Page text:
Point 1 stresses a more competitive tax system, bringing business and investment to Britain. It rightly focuses on the proposed cuts in corporation tax and the raising of the personal tax thresholds. However, surely this would be even better had the Chancellor used the Budget to cut the top rate of income tax to 40% and cut the rate of capital gains tax. The tax rise on dividends taken out of a business contradicts this point and is making it harder for the founders of smaller companies to make a living. I ask the Minister for his views on the rationale for this dividend tax change.
Point 2 stresses the importance of rewards for savings and long-term investment. Great praise is due to the Chancellor for making permanent the £200,000 investment allowance. I also praise the significant increase in the ISA allowance and the new personal savings allowance.
However, I do not see how the restriction of the pensions limit announced in the Budget squares up with this. Is this a case of short-term requirements overriding a long-term objective?
Point 3 focuses on a highly skilled workforce, with employers in the driving seat. Again, this includes very good points such as toughening up exam standards and targeting “coasting” schools. It is the apprenticeship levy which has had a mixed reaction. British Aerospace, one of the largest employers of apprentices in the UK—more than 1,000 trainees at any one time—took a very positive view. Also, the CBI said that it would work with the Government to make the best effect of this measure. Concerns seem to focus mainly on the lack of detail in the proposals concerning how the levy will be introduced and how effective it may be, given that the Government are providing no new funding for apprenticeships. Other concerns seem to revolve around the definition of larger companies. EEF, the manufacturers’ organisation, calculates that the cost of a four-year training programme for an apprentice employed by some of its highly technical members could run to £90,000. However, according to the Daily Telegraph, apparently BIS’s current budget allows for £2,567 to be spent on each of the 3 million apprentices whom the Government want trained by 2020. Terry Scuoler, the chief executive of EEF, said that manufacturers would be “sceptical” about the levy, adding:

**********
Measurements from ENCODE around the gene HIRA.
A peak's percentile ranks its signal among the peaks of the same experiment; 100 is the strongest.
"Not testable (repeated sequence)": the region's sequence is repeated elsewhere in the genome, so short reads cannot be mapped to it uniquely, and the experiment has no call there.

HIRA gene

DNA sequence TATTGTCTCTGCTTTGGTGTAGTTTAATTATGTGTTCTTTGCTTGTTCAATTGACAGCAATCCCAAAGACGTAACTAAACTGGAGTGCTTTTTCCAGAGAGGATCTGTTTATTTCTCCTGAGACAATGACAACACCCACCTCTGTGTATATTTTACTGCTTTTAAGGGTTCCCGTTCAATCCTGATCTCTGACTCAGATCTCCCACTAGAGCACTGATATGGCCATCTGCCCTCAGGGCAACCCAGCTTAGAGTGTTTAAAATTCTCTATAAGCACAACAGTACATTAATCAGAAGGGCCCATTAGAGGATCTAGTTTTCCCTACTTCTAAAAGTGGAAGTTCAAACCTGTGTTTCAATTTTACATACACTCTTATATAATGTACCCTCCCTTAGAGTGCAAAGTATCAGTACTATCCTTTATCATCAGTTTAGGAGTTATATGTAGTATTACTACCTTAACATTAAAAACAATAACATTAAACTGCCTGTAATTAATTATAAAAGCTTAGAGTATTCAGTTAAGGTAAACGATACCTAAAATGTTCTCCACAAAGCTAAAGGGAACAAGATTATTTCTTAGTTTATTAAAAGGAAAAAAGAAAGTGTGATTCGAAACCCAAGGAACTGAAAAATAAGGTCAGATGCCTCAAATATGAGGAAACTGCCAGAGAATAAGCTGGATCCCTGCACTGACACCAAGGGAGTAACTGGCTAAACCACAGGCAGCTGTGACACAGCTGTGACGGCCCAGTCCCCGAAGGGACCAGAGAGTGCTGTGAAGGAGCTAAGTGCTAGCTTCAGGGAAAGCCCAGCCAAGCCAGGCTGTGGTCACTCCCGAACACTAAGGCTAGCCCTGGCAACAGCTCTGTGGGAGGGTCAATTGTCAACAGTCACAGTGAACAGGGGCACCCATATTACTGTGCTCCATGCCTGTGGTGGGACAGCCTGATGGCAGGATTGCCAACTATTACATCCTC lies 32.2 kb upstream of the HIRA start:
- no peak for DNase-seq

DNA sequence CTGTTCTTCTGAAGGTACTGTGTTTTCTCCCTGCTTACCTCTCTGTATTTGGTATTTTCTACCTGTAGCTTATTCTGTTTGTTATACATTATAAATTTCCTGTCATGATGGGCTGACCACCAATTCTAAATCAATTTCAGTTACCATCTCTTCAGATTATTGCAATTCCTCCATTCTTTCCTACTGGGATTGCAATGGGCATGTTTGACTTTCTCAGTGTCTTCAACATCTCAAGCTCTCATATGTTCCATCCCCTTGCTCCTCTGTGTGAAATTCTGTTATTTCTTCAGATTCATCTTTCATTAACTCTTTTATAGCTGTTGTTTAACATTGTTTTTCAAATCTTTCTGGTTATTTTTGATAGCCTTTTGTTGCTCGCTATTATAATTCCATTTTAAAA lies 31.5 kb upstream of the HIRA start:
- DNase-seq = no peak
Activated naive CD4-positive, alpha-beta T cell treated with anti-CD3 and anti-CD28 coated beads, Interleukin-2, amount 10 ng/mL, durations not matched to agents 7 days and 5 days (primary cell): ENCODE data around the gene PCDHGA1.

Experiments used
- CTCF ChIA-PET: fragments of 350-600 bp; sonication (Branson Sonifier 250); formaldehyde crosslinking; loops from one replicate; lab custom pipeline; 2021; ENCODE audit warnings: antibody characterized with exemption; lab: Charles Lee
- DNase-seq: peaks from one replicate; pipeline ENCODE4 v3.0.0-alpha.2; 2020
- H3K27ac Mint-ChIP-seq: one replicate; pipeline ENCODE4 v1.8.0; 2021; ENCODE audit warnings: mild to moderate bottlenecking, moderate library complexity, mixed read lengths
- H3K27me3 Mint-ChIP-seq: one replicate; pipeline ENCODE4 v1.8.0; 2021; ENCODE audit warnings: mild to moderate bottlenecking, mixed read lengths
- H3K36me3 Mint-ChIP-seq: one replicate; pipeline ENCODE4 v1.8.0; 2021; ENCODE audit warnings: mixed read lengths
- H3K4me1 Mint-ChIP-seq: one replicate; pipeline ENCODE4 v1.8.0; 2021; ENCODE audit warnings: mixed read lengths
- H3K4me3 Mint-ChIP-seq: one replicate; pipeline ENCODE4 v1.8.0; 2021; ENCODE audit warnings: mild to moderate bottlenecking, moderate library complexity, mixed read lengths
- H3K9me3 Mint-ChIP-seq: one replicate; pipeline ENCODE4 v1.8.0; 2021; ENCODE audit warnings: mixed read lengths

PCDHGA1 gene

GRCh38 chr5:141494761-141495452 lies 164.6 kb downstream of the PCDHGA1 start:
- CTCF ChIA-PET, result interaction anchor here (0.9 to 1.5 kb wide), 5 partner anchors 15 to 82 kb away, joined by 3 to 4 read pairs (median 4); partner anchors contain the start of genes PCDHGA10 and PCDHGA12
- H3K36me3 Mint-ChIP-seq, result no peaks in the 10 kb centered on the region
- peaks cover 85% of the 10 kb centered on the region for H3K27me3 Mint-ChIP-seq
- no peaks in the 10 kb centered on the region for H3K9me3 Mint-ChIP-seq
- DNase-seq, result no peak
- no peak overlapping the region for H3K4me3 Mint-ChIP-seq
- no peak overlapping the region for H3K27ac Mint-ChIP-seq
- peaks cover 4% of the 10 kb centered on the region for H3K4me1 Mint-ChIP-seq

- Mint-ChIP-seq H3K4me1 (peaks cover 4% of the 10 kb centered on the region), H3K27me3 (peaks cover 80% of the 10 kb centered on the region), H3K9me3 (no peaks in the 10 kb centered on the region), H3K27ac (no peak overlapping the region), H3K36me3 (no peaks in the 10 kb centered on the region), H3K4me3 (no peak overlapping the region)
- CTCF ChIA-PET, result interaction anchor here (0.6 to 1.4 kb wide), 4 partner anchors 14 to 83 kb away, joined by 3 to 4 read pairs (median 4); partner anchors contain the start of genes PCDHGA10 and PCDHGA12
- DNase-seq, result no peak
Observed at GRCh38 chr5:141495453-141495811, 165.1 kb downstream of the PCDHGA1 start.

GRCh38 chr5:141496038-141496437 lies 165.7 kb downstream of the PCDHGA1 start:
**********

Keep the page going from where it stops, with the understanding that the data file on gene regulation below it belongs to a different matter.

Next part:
“Until we see the detail it is not clear how this will help deliver the high quality apprenticeships we urgently need. Employers must be in the driving seat on this reform to ensure we get the right quality of apprenticeships and training. There will be no tolerance for recreating the failed skills bureaucracy of the past”.
Point 9 talks about planning freedoms and more houses to buy. History has proved with the sale of council houses that those bought have not always been able to be replaced. I ask the Minister how many of the 200,000 new homes are meant to be built as replacements by housing associations. According to figures from Shelter in March, in 13 London boroughs 26,000 social rented houses have been sold and only 2,900 have been replaced.
Point 15 discusses the northern powerhouse. I wish this project well; it will be an interesting experiment to see if the combination of devolved projects, new transport, an elected mayor for Greater Manchester, and working towards devolution deals for Sheffield, Liverpool, Leeds, West Yorkshire, partner authorities and local enterprise partnerships works. Early anecdotal evidence on LEPs appears to show a mixed start.
Overall, I commend the Chancellor for his Budget. The deficit is still too high and difficult decisions had to be taken on where to raise taxes and cut spending. With a difficult hand to play, he has done well.